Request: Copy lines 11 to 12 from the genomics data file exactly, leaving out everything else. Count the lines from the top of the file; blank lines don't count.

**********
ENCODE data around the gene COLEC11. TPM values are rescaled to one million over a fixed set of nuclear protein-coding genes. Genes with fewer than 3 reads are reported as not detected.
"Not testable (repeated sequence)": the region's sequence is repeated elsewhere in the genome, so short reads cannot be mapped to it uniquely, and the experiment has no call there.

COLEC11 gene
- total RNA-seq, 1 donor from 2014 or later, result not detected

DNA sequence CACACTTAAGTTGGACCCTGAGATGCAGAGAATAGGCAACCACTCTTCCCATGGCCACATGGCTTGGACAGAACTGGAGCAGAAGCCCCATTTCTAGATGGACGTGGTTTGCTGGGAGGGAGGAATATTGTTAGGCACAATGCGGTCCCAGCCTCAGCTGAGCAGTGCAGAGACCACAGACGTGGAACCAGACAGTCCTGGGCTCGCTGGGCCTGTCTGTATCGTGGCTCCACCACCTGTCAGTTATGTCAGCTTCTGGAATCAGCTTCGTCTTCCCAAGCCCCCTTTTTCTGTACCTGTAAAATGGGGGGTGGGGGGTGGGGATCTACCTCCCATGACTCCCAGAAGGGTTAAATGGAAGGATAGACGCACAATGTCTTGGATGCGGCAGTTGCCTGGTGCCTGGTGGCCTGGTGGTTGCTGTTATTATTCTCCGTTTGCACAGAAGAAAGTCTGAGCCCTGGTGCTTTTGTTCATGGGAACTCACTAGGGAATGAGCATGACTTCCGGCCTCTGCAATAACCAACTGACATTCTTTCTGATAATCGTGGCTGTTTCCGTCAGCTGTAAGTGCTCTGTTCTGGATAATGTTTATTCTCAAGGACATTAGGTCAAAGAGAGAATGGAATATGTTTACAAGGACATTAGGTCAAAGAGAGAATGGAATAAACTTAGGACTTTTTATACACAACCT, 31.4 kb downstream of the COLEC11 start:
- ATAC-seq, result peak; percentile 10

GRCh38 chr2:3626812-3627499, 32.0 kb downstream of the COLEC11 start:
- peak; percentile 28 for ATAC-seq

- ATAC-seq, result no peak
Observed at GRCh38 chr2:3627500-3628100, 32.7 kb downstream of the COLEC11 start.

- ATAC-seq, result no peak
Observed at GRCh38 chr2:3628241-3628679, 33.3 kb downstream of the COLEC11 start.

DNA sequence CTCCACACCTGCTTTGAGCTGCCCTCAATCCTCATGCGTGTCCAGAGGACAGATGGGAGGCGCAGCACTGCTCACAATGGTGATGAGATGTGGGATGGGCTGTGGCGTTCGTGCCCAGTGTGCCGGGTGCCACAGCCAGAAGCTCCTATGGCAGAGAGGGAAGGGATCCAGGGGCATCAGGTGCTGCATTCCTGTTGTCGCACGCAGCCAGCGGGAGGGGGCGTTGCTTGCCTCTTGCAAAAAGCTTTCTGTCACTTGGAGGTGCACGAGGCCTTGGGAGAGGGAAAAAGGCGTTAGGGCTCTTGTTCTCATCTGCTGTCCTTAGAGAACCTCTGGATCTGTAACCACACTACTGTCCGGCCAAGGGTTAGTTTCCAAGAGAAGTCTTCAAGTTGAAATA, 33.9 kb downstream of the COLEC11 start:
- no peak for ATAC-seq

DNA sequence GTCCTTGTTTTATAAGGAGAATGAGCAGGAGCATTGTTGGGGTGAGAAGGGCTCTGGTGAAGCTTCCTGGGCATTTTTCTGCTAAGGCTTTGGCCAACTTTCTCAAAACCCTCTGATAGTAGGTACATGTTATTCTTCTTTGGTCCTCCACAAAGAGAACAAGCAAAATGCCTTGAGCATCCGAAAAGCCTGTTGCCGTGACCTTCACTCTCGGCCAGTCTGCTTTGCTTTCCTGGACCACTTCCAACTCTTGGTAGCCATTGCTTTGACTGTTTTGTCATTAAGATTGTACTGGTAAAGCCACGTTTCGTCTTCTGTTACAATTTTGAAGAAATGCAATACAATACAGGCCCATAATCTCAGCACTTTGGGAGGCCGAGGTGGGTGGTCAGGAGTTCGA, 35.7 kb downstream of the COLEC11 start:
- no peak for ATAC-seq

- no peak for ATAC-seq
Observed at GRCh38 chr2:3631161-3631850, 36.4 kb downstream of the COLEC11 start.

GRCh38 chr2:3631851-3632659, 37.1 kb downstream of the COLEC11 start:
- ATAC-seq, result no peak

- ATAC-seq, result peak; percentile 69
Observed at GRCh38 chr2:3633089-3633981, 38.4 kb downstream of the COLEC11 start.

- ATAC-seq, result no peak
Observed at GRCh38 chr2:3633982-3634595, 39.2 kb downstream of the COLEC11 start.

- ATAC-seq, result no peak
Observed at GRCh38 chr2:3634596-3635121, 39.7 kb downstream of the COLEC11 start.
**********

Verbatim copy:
- ATAC-seq, result no peak
Observed at GRCh38 chr2:3628241-3628679, 33.3 kb downstream of the COLEC11 start.